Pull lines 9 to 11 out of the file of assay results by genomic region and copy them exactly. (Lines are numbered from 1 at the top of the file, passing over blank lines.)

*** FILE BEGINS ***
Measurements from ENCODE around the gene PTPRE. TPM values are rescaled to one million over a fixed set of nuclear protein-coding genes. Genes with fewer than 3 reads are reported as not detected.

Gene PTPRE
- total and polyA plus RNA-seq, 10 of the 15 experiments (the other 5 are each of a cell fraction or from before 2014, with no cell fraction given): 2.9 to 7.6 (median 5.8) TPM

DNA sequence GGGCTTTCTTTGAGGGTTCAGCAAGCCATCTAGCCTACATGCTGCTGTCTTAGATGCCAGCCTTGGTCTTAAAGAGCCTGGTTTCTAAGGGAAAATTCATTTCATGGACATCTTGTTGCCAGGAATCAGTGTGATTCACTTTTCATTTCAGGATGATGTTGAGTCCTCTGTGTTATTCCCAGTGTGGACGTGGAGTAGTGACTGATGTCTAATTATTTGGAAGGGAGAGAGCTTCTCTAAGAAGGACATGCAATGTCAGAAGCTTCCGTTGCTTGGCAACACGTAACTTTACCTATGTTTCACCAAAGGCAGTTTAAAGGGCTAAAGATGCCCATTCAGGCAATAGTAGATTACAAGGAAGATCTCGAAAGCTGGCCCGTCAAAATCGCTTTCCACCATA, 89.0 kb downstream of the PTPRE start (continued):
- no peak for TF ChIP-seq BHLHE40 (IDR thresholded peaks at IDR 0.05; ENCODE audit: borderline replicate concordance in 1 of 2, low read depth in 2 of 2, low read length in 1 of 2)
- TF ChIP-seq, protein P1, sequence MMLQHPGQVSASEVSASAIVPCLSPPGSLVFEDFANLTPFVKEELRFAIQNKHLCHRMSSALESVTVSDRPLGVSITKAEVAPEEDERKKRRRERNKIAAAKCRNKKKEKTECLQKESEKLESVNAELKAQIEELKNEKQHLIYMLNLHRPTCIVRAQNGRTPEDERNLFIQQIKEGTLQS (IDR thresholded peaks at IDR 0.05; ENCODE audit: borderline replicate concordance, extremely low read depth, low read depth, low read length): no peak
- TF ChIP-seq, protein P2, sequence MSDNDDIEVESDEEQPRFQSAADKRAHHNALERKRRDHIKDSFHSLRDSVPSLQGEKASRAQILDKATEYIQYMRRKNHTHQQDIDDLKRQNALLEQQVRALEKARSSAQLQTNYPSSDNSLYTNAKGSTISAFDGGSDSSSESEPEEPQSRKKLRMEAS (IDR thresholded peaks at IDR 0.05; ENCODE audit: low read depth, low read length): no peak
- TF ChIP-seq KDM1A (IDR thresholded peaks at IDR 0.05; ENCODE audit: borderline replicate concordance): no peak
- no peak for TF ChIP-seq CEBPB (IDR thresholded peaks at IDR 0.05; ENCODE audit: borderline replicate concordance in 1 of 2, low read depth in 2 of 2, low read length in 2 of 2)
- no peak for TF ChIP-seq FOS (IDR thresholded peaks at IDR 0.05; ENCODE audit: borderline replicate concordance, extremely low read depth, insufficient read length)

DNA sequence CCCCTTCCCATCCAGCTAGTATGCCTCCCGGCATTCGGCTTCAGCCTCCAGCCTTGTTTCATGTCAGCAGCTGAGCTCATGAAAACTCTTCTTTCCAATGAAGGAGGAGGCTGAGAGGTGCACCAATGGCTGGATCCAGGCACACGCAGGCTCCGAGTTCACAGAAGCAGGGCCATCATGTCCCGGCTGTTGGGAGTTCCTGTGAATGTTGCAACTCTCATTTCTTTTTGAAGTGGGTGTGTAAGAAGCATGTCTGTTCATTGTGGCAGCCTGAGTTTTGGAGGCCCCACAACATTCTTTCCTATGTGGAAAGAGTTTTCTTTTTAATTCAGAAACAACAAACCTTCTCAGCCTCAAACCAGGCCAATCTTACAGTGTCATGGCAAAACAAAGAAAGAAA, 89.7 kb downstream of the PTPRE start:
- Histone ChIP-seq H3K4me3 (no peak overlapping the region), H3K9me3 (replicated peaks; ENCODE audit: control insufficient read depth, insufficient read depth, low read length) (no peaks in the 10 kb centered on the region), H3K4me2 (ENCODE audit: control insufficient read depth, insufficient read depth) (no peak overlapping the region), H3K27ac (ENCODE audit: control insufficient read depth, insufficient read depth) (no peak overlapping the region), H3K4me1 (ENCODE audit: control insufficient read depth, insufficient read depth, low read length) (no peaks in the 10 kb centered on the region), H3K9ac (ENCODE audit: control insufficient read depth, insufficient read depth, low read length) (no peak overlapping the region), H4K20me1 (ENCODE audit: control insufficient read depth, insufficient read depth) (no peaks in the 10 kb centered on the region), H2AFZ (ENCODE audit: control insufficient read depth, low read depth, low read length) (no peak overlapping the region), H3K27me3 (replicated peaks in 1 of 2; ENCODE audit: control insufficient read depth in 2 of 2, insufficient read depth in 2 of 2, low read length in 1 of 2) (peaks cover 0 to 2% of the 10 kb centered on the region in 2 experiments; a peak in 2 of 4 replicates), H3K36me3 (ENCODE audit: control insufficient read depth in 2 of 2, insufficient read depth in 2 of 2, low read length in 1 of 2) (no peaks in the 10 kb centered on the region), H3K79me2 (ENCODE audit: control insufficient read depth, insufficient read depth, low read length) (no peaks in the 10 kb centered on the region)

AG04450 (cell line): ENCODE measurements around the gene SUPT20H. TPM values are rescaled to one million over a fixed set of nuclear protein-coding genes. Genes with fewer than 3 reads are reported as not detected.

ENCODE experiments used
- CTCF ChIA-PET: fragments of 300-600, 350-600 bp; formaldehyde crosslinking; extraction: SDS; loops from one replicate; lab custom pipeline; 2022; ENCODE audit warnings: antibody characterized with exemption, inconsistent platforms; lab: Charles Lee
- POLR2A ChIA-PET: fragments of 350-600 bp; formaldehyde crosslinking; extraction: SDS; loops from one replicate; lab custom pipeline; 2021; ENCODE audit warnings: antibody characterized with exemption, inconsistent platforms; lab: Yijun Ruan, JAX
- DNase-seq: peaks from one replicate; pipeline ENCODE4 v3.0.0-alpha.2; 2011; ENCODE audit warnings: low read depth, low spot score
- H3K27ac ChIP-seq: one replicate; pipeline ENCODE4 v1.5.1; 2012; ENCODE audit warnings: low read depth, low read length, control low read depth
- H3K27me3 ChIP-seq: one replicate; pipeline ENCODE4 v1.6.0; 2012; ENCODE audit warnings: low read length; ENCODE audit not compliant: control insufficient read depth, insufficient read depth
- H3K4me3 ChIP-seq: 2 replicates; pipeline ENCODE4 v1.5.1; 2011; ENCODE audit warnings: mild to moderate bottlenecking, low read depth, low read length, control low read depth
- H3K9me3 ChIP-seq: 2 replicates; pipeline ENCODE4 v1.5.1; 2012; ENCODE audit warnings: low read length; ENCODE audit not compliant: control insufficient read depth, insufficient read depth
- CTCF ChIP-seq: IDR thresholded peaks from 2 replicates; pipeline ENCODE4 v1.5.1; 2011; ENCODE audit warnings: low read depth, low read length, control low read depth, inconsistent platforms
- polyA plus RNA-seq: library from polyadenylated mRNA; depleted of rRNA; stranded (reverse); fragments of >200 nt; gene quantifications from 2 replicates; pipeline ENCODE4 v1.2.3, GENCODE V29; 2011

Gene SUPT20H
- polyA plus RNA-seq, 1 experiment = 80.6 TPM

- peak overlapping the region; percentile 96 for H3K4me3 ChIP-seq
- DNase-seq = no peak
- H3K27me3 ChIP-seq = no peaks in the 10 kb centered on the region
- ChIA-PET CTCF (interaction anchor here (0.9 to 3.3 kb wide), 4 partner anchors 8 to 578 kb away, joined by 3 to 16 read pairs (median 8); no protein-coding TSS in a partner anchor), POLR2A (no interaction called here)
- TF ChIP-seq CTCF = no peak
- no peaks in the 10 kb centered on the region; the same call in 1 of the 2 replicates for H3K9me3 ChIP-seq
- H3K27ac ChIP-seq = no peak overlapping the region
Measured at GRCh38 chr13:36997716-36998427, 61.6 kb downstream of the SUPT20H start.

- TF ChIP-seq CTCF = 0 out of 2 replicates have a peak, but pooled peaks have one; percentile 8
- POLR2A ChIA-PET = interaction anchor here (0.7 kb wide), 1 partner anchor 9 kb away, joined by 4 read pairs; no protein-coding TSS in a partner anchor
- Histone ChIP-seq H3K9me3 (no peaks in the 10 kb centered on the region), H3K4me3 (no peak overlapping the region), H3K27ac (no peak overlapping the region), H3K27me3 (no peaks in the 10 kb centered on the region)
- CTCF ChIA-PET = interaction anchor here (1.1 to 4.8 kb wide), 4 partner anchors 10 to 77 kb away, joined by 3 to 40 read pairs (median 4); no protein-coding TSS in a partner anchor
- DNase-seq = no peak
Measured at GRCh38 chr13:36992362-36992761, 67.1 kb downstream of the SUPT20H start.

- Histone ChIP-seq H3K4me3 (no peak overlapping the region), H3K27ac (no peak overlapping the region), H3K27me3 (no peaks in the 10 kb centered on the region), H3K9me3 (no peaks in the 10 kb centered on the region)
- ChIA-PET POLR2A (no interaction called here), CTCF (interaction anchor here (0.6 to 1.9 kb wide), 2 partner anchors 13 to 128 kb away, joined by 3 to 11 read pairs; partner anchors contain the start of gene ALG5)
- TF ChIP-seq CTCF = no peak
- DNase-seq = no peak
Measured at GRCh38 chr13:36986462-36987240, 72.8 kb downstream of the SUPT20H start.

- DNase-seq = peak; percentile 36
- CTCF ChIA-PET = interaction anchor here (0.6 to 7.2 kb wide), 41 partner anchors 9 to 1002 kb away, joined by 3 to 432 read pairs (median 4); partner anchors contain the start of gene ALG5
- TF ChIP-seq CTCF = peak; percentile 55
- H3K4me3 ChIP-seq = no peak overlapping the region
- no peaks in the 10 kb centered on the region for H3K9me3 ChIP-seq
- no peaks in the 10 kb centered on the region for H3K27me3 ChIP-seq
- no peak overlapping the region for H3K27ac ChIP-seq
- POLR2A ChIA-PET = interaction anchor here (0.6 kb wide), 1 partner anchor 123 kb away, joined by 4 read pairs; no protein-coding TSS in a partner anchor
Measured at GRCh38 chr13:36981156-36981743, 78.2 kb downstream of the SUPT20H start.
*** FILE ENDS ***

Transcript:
- no peak for TF ChIP-seq CEBPB (IDR thresholded peaks at IDR 0.05; ENCODE audit: borderline replicate concordance in 1 of 2, low read depth in 2 of 2, low read length in 2 of 2)
- no peak for TF ChIP-seq FOS (IDR thresholded peaks at IDR 0.05; ENCODE audit: borderline replicate concordance, extremely low read depth, insufficient read length)

DNA sequence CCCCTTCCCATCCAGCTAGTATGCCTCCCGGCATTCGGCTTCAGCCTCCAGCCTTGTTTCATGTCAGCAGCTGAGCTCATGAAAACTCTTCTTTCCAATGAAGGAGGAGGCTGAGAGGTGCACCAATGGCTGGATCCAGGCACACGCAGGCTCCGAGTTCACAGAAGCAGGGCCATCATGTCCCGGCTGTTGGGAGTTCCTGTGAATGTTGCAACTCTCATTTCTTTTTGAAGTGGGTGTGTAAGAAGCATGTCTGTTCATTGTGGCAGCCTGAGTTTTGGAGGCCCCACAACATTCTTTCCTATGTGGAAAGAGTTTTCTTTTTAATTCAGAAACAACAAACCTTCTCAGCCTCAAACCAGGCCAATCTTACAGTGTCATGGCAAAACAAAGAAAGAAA, 89.7 kb downstream of the PTPRE start: